McDonald’s May Lose in Burger King Pair Trade: Chart

McDonald’s Corp. (MCD) may lose more ground to Burger King Worldwide Inc. (BKW) in the stock market as a menu overhaul proceeds, according to Jonathan Krinsky, Miller Tabak & Co.’s chief technical market analyst.

The CHART OF THE DAY tracks the price ratio between shares of the restaurant chains since Burger King went public in June 2012. The stock’s debut resulted from a merger with a company co-founded by William Ackman, a billionaire investor. Burger King is 70 percent-owned by 3G Capital Inc., which acquired the company in a 2010 buyout.

Buying Burger King and betting against McDonald’s through short sales may be a profitable trade, Krinsky wrote yesterday in a report with a similar chart. Short sales involve selling borrowed stock to profit from a drop in price.

“Each of these trades is interesting in its own right,” Krinsky wrote, “but the pair trade in particular seems to make sense.” The New York-based analyst made share-price estimates of $22 for Burger King and $87 for McDonald’s. This would move the ratio as high as 0.253, surpassing a record of 0.213 that was set on June 17. The ratio began the year at 0.186.

Shares of Burger King, based in Miami, rose 21 percent for the year through yesterday. The advance exceeded an 8 percent gain for McDonald’s, based in Oak Brook, Illinois. McDonald’s said yesterday that U.S. stores will bring out chicken wings during the fall season, and introduced egg-white breakfast sandwiches and chicken McWraps earlier in the year.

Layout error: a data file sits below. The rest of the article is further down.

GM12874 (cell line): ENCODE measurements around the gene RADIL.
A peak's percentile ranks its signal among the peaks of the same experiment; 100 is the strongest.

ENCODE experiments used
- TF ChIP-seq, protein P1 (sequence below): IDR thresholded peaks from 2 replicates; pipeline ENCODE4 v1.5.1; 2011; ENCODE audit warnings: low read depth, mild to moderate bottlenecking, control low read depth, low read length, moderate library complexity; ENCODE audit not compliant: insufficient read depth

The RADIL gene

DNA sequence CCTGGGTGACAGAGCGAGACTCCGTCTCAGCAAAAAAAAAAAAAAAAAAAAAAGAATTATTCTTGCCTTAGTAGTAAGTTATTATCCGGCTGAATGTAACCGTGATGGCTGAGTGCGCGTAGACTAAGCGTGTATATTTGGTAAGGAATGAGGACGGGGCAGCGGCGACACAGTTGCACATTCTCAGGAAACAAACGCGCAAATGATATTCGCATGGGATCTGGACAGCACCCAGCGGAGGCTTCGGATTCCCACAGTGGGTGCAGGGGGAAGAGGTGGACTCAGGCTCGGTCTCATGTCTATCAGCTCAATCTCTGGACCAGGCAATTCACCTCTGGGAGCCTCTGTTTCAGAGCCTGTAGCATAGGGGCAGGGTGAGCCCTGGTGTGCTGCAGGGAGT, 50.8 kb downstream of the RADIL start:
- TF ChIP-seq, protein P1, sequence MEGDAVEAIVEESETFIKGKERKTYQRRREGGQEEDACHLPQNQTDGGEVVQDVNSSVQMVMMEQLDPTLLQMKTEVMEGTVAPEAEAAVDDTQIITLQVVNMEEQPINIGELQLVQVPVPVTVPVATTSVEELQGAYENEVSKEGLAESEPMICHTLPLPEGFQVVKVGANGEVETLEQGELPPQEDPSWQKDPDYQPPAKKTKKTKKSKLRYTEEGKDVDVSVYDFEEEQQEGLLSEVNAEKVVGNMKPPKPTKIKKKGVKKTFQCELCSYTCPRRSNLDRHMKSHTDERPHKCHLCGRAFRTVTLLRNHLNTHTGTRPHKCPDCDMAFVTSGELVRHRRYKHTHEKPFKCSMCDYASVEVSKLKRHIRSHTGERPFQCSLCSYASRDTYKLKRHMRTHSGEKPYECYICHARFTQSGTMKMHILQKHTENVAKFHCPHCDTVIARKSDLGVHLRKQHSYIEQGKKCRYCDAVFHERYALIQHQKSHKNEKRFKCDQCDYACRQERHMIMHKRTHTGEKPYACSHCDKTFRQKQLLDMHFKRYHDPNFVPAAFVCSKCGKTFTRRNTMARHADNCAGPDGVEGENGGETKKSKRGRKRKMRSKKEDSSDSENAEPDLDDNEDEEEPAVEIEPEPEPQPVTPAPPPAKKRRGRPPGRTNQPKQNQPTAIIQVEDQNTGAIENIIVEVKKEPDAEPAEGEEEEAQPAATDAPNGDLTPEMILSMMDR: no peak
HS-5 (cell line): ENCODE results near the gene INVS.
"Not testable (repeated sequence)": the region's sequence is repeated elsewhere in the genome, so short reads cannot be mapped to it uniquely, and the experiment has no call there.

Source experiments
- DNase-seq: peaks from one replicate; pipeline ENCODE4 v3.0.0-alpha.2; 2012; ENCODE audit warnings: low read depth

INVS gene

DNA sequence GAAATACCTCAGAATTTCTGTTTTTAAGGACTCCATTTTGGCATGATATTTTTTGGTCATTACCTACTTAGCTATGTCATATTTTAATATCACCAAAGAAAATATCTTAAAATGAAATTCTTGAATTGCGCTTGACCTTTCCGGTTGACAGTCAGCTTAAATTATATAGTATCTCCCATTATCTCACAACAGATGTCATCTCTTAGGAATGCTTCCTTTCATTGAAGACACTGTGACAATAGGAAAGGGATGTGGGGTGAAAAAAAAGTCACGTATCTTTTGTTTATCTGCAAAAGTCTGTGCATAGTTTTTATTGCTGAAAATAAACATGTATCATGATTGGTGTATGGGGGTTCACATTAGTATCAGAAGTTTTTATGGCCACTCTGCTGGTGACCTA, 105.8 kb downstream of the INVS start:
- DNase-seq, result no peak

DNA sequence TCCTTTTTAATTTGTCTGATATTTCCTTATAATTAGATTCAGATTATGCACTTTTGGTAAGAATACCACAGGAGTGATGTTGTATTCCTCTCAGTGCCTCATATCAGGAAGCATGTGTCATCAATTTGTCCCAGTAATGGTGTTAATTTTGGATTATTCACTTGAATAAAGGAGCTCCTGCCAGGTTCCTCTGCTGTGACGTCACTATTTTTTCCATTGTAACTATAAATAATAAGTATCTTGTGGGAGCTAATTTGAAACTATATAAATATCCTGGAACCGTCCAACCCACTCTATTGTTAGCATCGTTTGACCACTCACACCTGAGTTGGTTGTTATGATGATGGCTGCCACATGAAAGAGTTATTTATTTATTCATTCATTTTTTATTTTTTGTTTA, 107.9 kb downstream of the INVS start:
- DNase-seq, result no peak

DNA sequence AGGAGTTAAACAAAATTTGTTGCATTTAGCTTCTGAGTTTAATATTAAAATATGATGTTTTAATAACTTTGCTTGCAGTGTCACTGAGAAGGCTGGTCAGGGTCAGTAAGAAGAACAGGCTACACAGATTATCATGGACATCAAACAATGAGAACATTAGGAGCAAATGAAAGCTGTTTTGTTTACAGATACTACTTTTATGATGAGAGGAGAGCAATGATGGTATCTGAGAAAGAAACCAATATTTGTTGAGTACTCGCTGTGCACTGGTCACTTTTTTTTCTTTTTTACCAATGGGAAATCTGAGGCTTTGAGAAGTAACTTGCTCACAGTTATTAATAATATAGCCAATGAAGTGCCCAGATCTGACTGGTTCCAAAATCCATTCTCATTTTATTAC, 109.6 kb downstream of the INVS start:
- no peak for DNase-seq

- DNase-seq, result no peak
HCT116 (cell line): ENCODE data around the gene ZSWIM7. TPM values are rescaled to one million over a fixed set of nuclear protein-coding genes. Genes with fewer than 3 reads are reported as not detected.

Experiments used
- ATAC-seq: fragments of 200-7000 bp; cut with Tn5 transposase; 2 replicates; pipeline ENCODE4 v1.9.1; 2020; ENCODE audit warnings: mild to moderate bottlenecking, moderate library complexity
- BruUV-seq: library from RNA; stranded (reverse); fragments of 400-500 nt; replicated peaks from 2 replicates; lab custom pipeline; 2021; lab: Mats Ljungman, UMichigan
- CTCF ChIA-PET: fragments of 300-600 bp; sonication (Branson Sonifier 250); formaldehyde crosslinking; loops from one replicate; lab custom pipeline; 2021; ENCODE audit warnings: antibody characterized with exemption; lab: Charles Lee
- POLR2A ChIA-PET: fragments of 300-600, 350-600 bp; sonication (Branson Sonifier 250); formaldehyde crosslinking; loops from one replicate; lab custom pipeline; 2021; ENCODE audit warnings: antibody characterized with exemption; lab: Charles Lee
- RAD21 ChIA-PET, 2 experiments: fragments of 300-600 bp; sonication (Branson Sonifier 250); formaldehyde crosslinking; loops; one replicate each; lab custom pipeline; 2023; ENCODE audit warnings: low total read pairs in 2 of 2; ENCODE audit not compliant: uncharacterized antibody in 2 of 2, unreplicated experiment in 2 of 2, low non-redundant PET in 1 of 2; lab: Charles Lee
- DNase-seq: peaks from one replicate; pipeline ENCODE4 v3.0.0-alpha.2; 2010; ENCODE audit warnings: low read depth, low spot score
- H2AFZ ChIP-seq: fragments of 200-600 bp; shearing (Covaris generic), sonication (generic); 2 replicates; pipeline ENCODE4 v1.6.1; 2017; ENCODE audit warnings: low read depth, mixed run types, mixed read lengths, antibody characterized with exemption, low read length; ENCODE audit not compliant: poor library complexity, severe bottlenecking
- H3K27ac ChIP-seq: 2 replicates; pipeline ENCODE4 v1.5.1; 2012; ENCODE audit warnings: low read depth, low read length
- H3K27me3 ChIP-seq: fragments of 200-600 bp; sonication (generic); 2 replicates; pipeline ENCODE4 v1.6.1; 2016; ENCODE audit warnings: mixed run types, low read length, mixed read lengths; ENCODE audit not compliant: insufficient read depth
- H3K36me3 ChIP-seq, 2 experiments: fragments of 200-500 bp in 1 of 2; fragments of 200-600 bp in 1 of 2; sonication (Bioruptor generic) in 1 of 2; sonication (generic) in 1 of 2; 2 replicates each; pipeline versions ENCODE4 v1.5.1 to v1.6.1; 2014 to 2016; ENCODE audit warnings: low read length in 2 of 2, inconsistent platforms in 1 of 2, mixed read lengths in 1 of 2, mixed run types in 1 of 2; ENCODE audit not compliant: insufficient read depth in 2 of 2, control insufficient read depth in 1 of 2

Scarcity may be working in favor of Burger King’s stock, according to data compiled by Bloomberg. Out of 351.1 million shares outstanding, only 27 percent are included in the float, or stock available for trading. Most of the rest belong to 3G, also based in Miami. McDonald’s has about 1 billion shares outstanding, and almost all of them are part of the float.

To contact the reporter on this story: David Wilson in New York at dwilson@bloomberg.net

To contact the editor responsible for this story: Chris Nagi at chrisnagi@bloomberg.net

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